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In the coming months we hope to publish more at CT about the relationship between faith and economics, from a number of perspectives. The question about how Christians should view the nation state, on the one hand, and the powerful forces of multinational capitalism, on the other hand, is too important to leave to economists or political scientists alone. Indeed, some of the most beloved writers of 20th-century Christianity—including G. K. Chesterton, J. R. R. Tolkien, and C. S. Lewis—had powerful critiques to offer of the dominant ideologies of their own day. In this essay, Art Lindsley reminds us that C. S. Lewis had a healthy suspicion of one of his era's favorite words, "progress." —Andy Crouch, CT executive editor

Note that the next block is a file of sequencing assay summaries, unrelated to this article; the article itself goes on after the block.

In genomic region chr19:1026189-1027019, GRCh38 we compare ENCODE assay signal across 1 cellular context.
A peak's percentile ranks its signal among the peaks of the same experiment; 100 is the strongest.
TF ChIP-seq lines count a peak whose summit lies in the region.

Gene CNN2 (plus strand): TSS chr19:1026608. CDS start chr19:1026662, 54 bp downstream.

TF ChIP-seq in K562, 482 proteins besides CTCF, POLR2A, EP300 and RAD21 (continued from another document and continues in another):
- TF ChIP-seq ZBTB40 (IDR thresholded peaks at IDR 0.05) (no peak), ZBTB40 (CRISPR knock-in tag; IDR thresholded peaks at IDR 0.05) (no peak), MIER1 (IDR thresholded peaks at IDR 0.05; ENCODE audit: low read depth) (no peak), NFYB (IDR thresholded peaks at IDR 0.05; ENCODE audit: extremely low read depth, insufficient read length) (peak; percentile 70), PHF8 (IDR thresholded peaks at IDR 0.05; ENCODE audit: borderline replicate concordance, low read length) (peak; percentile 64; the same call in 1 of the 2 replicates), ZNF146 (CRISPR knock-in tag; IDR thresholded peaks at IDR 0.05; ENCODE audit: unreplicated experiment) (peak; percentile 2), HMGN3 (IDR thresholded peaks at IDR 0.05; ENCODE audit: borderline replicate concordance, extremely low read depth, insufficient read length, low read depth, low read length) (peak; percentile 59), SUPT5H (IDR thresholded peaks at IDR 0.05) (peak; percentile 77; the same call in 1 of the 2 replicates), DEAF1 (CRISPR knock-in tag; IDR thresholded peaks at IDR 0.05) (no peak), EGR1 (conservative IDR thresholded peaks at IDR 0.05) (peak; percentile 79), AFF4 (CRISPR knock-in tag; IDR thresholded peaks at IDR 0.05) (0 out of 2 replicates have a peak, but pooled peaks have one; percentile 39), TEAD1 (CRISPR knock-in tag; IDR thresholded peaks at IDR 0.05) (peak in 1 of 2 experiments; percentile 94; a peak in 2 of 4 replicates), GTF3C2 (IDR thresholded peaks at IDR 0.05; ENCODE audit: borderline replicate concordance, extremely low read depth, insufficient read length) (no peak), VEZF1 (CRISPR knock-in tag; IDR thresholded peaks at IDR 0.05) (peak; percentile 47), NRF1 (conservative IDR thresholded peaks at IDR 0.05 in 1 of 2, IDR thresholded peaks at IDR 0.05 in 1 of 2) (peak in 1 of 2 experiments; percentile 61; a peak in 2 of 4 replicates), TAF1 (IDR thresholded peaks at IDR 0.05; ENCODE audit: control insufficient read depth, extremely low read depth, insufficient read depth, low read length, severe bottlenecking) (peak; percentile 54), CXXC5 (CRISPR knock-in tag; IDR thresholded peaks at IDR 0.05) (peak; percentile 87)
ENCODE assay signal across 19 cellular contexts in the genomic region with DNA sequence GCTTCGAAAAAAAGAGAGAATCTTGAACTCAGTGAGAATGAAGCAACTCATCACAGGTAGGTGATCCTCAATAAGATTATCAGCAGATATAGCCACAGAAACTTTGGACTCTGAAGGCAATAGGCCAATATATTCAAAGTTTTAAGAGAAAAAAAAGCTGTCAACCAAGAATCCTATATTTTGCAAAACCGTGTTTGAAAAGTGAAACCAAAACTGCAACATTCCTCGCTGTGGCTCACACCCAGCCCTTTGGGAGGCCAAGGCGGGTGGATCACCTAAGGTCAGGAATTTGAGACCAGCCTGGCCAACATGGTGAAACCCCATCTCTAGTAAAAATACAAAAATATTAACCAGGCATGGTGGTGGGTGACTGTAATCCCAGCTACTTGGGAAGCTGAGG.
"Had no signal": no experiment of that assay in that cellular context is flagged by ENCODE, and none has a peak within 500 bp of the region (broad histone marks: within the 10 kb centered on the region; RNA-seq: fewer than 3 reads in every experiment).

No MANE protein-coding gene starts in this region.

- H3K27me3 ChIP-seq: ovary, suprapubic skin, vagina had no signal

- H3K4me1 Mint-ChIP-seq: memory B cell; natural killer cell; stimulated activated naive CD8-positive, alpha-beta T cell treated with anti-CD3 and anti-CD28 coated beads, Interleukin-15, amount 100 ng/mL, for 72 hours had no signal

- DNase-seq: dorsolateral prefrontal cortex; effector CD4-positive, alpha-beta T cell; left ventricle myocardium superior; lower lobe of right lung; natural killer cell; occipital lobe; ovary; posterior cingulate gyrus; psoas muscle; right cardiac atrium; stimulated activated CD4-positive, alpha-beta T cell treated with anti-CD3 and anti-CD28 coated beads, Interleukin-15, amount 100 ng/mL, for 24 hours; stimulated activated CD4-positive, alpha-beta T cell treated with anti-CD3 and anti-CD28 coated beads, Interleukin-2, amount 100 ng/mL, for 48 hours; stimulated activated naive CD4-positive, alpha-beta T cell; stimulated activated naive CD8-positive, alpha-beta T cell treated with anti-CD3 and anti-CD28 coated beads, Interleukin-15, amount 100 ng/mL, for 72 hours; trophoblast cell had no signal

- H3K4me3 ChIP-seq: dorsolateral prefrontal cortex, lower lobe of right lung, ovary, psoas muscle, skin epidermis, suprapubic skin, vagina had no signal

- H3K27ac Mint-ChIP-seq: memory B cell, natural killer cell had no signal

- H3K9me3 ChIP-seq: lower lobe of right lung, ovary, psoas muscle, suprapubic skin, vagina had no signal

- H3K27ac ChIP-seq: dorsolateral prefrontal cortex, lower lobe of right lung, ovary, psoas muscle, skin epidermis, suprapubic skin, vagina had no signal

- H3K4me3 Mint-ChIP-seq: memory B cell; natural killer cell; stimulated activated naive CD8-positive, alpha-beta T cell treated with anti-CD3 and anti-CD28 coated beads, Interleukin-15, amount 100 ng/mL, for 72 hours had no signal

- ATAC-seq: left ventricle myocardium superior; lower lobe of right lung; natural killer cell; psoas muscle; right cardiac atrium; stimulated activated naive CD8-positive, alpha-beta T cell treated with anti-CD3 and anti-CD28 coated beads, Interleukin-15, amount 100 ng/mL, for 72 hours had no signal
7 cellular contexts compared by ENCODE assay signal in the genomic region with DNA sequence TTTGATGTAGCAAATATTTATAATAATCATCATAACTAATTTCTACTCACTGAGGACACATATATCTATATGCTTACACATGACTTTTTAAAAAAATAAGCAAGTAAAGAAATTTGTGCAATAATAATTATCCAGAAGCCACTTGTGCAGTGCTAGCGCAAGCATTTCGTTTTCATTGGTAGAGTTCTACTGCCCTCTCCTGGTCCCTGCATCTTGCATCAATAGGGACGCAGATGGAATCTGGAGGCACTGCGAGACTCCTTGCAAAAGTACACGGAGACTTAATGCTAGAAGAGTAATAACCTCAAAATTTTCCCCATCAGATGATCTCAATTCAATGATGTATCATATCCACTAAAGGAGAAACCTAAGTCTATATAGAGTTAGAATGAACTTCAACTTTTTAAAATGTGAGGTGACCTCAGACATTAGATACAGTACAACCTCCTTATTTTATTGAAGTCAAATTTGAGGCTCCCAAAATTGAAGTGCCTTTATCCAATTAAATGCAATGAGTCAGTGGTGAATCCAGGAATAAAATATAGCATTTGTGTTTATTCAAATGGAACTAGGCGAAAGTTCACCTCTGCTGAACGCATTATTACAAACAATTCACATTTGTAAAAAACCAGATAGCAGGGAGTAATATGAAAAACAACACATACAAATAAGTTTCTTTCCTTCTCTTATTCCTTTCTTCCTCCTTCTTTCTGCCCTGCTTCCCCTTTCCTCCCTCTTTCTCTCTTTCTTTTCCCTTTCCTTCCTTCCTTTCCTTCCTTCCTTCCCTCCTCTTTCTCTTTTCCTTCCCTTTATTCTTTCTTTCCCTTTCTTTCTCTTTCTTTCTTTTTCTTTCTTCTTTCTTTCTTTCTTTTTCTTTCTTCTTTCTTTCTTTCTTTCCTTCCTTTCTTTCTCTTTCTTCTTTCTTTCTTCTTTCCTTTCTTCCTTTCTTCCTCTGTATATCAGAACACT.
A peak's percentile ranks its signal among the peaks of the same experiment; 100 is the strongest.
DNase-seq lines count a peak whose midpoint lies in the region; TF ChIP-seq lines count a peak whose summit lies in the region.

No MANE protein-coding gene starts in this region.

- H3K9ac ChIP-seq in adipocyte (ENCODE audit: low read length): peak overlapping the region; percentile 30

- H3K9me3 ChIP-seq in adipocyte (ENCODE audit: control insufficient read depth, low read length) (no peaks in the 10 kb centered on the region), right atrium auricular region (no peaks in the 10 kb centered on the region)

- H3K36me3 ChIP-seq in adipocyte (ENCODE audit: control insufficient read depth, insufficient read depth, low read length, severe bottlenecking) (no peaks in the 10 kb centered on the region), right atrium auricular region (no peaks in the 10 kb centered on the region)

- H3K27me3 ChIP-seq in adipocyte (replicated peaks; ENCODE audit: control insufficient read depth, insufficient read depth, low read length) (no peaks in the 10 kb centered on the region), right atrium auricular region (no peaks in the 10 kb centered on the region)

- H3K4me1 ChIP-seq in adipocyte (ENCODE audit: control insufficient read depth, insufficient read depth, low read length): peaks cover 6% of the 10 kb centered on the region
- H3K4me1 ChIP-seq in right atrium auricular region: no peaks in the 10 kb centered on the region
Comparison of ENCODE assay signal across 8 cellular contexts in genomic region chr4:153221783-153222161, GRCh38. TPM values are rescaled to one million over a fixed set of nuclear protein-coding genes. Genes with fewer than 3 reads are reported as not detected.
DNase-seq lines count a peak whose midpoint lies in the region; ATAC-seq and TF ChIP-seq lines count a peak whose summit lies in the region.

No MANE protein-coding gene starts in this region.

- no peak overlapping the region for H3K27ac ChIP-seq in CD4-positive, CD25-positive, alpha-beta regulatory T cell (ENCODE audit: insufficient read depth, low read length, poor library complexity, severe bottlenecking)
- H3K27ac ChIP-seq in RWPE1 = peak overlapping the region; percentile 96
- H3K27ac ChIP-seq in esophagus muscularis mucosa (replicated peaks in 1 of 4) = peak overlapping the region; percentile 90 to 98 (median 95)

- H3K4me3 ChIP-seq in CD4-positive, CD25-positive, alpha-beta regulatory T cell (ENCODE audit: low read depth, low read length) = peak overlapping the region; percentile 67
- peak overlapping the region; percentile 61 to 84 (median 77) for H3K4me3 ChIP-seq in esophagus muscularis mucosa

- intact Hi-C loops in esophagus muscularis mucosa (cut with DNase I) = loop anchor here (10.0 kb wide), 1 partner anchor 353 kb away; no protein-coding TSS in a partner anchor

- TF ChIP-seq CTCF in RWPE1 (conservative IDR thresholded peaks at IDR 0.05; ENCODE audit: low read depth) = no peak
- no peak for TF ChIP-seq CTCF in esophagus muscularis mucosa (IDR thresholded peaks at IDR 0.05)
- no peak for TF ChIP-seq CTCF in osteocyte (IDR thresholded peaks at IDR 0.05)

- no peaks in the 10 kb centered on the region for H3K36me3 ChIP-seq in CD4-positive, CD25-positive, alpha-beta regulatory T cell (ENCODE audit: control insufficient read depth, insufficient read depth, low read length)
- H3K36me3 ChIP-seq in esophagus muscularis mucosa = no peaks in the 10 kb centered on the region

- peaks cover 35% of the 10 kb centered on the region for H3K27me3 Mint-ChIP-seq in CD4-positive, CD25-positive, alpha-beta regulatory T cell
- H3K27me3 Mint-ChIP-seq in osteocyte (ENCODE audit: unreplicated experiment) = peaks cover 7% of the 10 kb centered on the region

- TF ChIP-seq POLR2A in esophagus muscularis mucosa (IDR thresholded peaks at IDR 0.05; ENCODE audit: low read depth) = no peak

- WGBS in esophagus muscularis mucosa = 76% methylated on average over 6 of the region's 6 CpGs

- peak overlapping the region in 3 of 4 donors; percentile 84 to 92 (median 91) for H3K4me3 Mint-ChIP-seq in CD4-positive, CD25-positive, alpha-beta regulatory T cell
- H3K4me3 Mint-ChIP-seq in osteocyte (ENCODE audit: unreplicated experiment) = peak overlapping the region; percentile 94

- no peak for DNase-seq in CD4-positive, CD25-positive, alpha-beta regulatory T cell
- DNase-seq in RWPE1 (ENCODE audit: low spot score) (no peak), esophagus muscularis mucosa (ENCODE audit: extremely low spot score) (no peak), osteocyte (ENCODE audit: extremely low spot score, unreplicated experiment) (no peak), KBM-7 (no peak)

Some words are more slippery than they seem.
In C. S. Lewis's The Voyage of the Dawn Treader, King Caspian encounters Gumpas, the Governor of the Lone Islands. Gumpas tells Caspian that the slave trade practiced in his domain is an "essential part of the development of the island."
"Tender as my years may be," says Caspian, "I do not see that it brings into the islands meat or bread or beer or wine or timber or cabbages or books or instruments of music or horses or armour or anything else worth having. But whether it does or not, it must be stopped."
"But that would be putting the clock back," gasps the governor. "Have you no idea of progress, of development?"
"I have seen them both in an egg," says Caspian. "We call it going bad in Narnia. This trade must stop."
Who could be against "progress" or "development"? Only someone, like Caspian, who has realized that some things progress and develop in the wrong direction. And one of the great gifts of C. S. Lewis was his well-honed suspicion of progress.
"We all want progress," he wrote in Mere Christianity.